In my experience, most people will do the right thing if they know what the right thing is. President Ronald Reagan’s Cold War policy with the Soviet Union was to “trust but verify.” When you give someone a reputation to live up to, they are positively motivated to deserve that reputation – and deserve that trust. The various measures prescribers take to verify proper use of pain medications provide boundaries that can guide and comfort all parties involved. Beyond the rules, regulations, and guidelines that make up these boundaries, lies the indisputable truth that physicians have an obligation to treat suffering. It’s our calling.

Hess obit

I’m reminded of these words from our departed colleague, Dr. Patrick Hess:

 

All physicians are artists,

not always in disguise.

Our way of looking at a patient,

allowing our minds to roam,

all over those perceptions of our previous life,

often forgotten,

to scan these memories,

and pull something from our unconscious mind,

all with the purpose of creating something,

something to help the patient.

This creation is,

itself,

a work of art.

 

When I decided to include this poem in my lecture presentation, I really had no inkling that Patrick Hess was Dr. Wolfe’s “oldest friend.” Nor was I aware Dr. Wolfe’s first love was journalism, or that he was the “bright” nephew of his beloved uncle, famed novelist Thomas Wolfe. I only knew that there was a message of conviction, hope, and inspiration that needed to be heard. I would like to think that these three kindred spirits were in attendance and that they approved of my message. And I would like to think that you will not merely approve, but will take action so that the dream of pain care, enough to cope, devoid of drug abuse, can be realized.

kel in surf

 

*

This summary is my own opinion and is not legal advice. Each facility and physician should consult its own legal counsel for advice and guidance.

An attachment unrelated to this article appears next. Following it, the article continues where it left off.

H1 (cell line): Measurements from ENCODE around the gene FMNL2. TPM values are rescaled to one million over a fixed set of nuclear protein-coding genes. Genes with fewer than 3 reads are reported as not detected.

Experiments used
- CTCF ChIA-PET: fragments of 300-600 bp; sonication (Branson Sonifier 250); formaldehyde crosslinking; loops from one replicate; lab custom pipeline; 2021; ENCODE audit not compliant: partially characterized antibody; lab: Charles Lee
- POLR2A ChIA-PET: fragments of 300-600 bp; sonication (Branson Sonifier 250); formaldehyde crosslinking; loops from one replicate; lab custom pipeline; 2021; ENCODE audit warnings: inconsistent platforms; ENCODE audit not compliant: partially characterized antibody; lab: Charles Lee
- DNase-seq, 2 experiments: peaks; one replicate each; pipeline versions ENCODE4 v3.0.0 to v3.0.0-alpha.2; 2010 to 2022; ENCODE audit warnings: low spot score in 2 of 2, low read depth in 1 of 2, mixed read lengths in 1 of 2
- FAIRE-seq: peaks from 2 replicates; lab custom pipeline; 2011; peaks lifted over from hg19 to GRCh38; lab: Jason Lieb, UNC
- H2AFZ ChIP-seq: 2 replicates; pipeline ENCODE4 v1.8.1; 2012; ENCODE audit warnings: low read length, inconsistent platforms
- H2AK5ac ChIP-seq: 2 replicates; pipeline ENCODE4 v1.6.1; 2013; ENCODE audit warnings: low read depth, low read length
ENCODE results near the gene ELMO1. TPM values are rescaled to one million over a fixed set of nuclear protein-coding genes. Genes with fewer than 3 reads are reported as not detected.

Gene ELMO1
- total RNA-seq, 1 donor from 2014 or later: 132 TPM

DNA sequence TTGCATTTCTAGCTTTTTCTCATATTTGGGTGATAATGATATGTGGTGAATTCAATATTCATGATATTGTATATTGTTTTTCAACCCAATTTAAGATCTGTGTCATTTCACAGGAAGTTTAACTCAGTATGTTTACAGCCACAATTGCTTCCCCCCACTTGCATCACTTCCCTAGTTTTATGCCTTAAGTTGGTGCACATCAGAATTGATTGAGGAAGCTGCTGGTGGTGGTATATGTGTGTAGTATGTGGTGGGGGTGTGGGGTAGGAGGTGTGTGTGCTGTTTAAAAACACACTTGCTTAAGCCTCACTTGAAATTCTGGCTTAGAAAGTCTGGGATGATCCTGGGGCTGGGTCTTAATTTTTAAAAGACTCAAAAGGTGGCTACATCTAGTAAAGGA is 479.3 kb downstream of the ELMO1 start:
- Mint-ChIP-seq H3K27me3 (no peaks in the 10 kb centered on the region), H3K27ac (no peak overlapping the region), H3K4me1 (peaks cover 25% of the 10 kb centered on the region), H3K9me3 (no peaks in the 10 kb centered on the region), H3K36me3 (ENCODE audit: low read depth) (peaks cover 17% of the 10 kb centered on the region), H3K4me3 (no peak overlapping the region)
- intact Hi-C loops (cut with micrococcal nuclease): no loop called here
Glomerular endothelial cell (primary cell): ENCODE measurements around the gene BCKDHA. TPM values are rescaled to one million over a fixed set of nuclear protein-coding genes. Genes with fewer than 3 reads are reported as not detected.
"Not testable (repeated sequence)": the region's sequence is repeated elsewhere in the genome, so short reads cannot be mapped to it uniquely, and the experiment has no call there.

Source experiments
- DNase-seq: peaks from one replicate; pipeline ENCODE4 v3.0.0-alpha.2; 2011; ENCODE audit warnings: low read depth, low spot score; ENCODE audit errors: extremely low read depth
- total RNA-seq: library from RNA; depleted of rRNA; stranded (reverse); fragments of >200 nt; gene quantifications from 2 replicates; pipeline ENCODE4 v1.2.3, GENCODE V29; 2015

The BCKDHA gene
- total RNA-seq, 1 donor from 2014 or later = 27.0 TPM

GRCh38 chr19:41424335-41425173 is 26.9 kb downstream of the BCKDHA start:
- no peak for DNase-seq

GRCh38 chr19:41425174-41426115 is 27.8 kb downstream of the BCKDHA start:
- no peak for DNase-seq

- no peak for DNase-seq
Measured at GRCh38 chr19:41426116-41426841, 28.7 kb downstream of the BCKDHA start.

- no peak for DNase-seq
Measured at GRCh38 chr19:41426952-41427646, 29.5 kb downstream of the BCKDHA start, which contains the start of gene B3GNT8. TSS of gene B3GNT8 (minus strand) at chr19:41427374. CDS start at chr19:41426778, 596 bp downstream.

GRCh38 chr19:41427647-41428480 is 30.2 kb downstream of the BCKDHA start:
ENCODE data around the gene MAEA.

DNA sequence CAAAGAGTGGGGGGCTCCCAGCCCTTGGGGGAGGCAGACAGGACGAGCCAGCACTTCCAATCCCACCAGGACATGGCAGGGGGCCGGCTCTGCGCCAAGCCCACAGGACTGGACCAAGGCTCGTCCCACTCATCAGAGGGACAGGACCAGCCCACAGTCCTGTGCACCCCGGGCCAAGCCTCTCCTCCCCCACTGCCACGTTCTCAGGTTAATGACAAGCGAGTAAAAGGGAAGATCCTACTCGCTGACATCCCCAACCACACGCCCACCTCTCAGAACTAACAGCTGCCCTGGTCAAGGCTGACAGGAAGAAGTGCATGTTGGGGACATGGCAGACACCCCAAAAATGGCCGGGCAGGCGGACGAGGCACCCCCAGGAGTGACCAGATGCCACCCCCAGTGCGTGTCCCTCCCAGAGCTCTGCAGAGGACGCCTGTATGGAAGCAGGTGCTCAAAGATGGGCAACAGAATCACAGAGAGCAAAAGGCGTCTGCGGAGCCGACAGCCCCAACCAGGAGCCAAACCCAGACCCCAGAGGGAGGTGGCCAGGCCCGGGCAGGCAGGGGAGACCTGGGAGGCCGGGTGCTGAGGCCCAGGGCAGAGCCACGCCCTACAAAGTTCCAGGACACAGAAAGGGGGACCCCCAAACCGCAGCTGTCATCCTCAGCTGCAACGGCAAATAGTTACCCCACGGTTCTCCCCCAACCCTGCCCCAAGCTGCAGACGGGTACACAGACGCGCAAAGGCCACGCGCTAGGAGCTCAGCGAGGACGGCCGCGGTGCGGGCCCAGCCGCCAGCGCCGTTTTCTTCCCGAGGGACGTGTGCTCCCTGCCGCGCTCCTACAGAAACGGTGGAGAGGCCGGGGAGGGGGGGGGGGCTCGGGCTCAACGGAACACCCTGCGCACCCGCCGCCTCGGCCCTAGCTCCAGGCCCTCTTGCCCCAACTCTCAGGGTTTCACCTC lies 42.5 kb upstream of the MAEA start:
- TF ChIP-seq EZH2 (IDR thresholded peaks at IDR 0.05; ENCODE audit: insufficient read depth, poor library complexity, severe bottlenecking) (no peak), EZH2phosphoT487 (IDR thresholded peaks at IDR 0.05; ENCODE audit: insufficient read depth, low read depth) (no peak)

IS THERE METHOD TO THIS MARCH MADNESS?

hamlet_2516701k (1)

To prescribe or not to prescribe Zohydro ER…

In March 2014, Zohydro ER (hydrocodone extended-release) was introduced to the market. Never in my medical lifetime do I recall a medication stirring such angst. Worries of mass overdoses, backdoor FDA conspiracies, and blatant disregard for the public wellbeing abound. Is there method to this March madness?

620px-hydrocodone-svg

Some background…

Zohydro ER is a pain pill that, when taken by mouth, is released slowly over twelve hours. The active ingredient, hydrocodone, is an opioid (i.e. narcotic) that’s been around for decades in a short-acting pill form (e.g. Lortab, Vicodin, Norco) and has historically been combined with APAP (a.k.a. acetaminophen, Tylenol).  The FDA considers hydrocodone-APAP combination pills to be relatively less addictive and designates them as a schedule-three drug. Physicians can prescribe schedule-three drugs over the phone, with up to six refills. By contrast, schedule-two drugs (e.g. morphine, oxycodone, oxymorphone), even when combined with APAP, are considered more addictive, can’t be called in, and can’t be refilled without a new hard-copy prescription.